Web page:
This is part two in a series about why we should care about economic inequality. Part one is here.

There is no question about whether income inequality is worse today than almost any time in the last century. There is a question about whether we should care.

We know that the share of national income held by the top ten percent in 2007 was higher than any time since the late 1920s. I don't know what this means, or what we should do about it. Still, this data point is finding its way into a new theory that income inequality could create economic crises like the one we just suffered.

Economist Raghuram Rajan explains the link between economic inequality and economic calamity this way. Middle-income wages stagnated in the 2000s, so when workers continued to increase their spending on everything from hand bags to houses, they took on more debt, which the government made readily available. When Americans realized that they had bought and borrowed more than they could pay for, the house of cards came falling down.

Many of the recession's ingredients had nothing to do with income inequality. Low interest rates encouraged Americans to take on more debt. Government homeownership incentives encouraged us to buy larger houses. Exotic and complicated securities obfuscated the health of their underlying assets and contributed to mass hysteria when the housing market imploded. All three of these variables contributed significantly to the economic crash, and they all could have happened with faster growing middle income wages or slower growing upper income wages. They might be related to income inequality, but they are not the inevitable product of the rich being very much richer than the rest of us.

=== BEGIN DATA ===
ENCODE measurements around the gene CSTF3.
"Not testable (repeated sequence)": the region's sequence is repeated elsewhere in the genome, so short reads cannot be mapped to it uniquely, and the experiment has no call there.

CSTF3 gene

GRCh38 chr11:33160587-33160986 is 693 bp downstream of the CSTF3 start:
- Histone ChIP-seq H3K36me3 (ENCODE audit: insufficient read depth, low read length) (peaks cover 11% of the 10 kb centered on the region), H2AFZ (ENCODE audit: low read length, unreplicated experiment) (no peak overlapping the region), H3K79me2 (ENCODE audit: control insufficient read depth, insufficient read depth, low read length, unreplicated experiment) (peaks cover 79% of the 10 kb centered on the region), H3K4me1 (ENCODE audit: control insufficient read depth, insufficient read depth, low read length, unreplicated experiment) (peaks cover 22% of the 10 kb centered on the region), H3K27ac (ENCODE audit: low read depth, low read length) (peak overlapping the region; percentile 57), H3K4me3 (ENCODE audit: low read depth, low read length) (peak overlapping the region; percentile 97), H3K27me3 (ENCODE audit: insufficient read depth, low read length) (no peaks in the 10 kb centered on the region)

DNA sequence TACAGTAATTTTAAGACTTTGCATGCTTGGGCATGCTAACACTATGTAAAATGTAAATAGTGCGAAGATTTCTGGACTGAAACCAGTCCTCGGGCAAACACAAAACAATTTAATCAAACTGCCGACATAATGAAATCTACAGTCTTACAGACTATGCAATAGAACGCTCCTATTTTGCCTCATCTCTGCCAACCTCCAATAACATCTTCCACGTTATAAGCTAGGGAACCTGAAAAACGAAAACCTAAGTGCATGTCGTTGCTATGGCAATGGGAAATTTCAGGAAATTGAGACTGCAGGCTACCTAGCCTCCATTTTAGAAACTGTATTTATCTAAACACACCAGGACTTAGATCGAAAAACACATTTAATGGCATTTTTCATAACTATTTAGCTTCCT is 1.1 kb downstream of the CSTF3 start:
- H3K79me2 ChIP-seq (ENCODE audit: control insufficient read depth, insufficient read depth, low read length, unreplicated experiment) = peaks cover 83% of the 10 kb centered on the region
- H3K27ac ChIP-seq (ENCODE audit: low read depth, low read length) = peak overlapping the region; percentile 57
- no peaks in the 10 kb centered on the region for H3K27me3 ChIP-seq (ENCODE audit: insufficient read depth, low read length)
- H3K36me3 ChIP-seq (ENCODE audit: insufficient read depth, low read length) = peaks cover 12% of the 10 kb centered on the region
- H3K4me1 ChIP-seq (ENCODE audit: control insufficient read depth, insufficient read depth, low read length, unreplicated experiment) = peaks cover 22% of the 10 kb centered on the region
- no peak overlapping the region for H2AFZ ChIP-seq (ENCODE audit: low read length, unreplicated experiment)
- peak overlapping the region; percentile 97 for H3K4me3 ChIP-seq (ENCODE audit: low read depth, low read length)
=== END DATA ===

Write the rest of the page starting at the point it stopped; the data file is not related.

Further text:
Consider this data point. Before the Great Recession, we had the Great Moderation -- the period between 1982 and 2007 when we saw fewer, and lighter, recessions than any time in the 20th century. And yet during that time, income inequality yawned to its century high. Between 1944 and 1980, we suffered a recession more than every five years, even as income inequality hovered at its century-low.

The debate about income inequality is critical, because it can move public policy. If you think income inequality is an economic problem, the best way to resolve it is to tax the rich and give money to the poor. Nearly every country in the world taxes at a progressive rate to provide public services, and I think they're right to do so. But some states go even further. Greece for example, and other European countries have built big welfare states on the back of high taxes, and now they're mired in fiscal crisis. If we're willing to entertain the argument that extreme income inequality can lead to economic crises, shouldn't we also entertain the argument that extreme efforts to combat income inequality -- by larding a state budget with generous promises -- can lead to disaster, too?

We want to hear what you think about this article. Submit a letter to the editor or write to letters@theatlantic.com.